"I don't understand, how is Matt lost?" I asked the well meaning temple matron who seemed just as worried as I now was, despite her attempts to keep me level headed.
"Well, he's somewhere in the temple, we know that much. His escort forgot to sign in, so we don't know who he's with or where he is. But we've got a lot of people trying to track him down for you." She smiled sweetly before asking my sister to go upstairs and see if Matt had been brought out to meet with the family.
I sat there, in my big poofy wedding dress, waiting to see when my new husband would show up.
Countless people came in through the doors for their own temple visits, and each would stop and smile at me and say things like, "Oh look at the pretty bride!" while I tried to smile and not look slightly panicked. I didn't have much to panic over. It wasn't like Matt had ditched me. We were officially married now, so if he was planning on leaving me high and dry, he'd picked the wrong moment.
My panic was mostly over our schedule. We were already at least a half hour behind because the ceremony ran long and we still had pictures to take, a luncheon to get to and then a reception. I looked down at my feet once again thanking God for giving me the good sense to wear sneakers. It was going to be one really long day.
"Wow," I heard from down the hallway and I turned to spot Matt, looking super spiffy in the special tuxedo he picked out himself. I stood up and smiled, practically running toward him, though almost tripping over my dress in the process.
"You look so . . ." he paused to kiss me before continuing. "Beautiful. You're like an angel," he grinned.
"You're setting high expectations. Eventually I'll just be your nagging wife," I smirked back at him.
"Ready?" He asked, taking my hand as he lead me up to the doors where our family was waiting.
"As I'll ever be," I winked at him.
The photographer had arrived early, so with us being late I wanted to get right into the photos to not make her day any longer than it had to be. My family was busy ooing and awwing over my dress, most of whom hadn't seen it yet, and despite the snow that kept on falling, I was burning up fast.
Between my undergarments, my slips, my corset, hoop skirt, dress, muff and cloak I was buried in cloth and needed to get it all off of me. While I'm pulling off layers of my clothes, Debbie realised that she had forgotten my bouquet in her car and decided to run back to fetch it. By the time she arrived back in front of the temple, she was soaked from head to toe, carrying my bouquet in one hand and a parking ticket in the other.
"They gave you a ticket?" I asked, wide eyed. "But, they can't do that on my special day."
"Well I'll be sure to tell them that when I go to pay the ticket," Debbie huffed a little and then tried to dry her hair on a towel that the photographer had brought, just in case.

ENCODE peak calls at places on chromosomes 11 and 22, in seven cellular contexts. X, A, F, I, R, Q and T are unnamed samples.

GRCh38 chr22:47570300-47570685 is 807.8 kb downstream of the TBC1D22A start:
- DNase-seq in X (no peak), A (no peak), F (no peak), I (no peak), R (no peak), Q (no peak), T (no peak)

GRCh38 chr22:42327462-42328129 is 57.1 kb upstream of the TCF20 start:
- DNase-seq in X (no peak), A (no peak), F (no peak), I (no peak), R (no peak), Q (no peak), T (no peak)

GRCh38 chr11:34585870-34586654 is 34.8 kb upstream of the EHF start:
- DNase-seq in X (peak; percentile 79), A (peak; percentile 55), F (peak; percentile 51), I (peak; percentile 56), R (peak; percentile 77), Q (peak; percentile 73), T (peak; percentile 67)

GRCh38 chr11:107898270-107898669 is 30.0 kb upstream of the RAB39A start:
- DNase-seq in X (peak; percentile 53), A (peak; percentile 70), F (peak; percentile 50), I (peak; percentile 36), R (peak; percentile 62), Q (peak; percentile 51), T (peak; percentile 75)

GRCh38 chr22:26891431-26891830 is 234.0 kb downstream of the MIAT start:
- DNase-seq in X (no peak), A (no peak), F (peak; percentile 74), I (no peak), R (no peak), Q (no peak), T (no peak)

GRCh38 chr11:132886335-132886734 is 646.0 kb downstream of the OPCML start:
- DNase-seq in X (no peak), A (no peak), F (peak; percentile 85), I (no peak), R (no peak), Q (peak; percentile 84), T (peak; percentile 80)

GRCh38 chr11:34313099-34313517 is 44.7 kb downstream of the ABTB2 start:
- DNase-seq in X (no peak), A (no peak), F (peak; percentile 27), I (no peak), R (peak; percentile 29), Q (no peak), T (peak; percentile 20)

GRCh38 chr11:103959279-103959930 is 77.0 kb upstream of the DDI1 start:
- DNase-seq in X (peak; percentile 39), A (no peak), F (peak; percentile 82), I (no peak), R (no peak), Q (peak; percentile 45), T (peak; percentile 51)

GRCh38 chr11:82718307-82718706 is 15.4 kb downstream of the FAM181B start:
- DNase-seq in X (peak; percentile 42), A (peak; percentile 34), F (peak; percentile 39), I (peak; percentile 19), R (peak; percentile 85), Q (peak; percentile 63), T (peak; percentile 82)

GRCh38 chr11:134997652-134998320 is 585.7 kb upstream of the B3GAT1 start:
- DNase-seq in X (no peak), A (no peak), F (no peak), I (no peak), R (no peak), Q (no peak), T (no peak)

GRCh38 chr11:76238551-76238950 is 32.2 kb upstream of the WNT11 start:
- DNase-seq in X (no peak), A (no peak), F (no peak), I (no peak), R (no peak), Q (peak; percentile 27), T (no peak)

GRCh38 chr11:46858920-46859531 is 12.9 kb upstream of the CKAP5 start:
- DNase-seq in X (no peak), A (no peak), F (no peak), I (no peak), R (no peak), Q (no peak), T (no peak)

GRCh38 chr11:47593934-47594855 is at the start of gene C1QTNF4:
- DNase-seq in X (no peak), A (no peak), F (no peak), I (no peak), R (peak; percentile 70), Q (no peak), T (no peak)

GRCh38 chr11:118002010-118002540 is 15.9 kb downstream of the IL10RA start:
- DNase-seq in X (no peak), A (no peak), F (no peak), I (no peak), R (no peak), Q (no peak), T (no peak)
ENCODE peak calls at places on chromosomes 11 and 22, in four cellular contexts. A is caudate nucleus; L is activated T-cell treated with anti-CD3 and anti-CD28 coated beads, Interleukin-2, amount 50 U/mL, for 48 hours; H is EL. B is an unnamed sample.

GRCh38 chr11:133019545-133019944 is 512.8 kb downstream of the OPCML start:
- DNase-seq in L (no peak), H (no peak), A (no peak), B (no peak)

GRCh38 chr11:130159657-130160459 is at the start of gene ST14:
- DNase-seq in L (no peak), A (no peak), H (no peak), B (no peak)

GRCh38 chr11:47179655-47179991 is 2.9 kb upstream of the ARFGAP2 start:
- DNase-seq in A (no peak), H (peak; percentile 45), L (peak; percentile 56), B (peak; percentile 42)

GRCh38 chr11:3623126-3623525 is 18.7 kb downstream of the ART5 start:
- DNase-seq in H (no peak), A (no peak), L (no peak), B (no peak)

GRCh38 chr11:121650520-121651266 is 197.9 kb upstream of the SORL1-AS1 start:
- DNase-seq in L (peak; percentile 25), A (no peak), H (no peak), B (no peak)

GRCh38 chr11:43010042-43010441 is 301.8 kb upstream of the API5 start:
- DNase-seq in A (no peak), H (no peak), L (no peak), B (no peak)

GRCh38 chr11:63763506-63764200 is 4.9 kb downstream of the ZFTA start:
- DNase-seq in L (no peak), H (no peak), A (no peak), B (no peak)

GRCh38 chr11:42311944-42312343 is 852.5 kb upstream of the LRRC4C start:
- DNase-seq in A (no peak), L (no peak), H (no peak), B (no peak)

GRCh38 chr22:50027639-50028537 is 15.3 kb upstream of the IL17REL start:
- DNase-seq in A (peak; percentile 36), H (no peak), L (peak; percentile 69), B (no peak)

"Alright, let's get the boys up there," the photographer motioned, giving me a moment to have my hair fixed. The snow was getting everyone wet and the amount of hairspray Tiffany put in my hair that morning was now leaking it's way down my neck.
My poor nieces were freezing, and Bell began to cry. It was cue to give the family a moment to collect themselves while Matt and I were stolen away to take pictures of just the two of us.
Then came time for the family photos.
"Alright, who are the parents of the bride?" The photographer asked.
Instinctively, I turned to my aunts and pointed. "They are."
"Bout time to wrap this thing up?" Debbie asked. "We've got to get to the restaurant pretty soon."
I was busy thanking friends and family for showing up, inviting them to lunch while also seeing who was also coming to the reception. Matt was busy cleaning all the snowflakes off of his glasses.
"How about one more photo?" The photographer held up her camera and ushered Matt and I closer together while everyone else began to pack up and leave.
"I love you," Matt whispered.
"I love you too," I smiled.
"We're married," he grinned, eyes wide.
"How weird is that?" I said, just before he kissed me.
Everyone packed up in separate cars. Debbie went immediately to the restaurant to make sure everything was set up, Tiffany and her husband left with their kids, and Joe went with Matt's family. Matt and I piled into Paula's car and buckled in just as she turned around.
"I need to make a quick stop first," she said.
Within a few minutes I found myself in a very familiar place. Somewhere I'd known since I was a little girl but hadn't seen in quite some time. Paula pulled her truck up against the curb of the snow covered road, parking under a large tree that somehow helped keep the snow from completely covering the headstones in the cemetery where my aunt Kathy, my Grandmother and my mother were buried.
"You don't have to get out if you don't want to," Paula said as she stepped outside.
"No, I want to," I smiled and had Matt help me out of the car.
Walking over to the headstones, I sighed looking down. "You were there, weren't you?" I asked quietly before pulling three roses out of my bouquet and laying them down on the stark white snow. I reached, touching the grave tenderly, the same way I'd done since I was a little girl, and then I smiled. Not even the reminders of death could ruin my happy day.
"Uh oh," I heard from back near the car.
"What happened?" I looked up at Matt who was staring at the ground.
"My . . . my wedding ring fell off."
"Well pick it up and put it back on. We'll get it resized later." I said, crawling over piles of snow to get back to the car.
"No, honey, it fell in there." He said, pointing to a pile of snow nearly three feet tall, extending out past the curb another two feet.
"Well . . . let's start digging," I sighed and set my bouquet down on the hood of the car.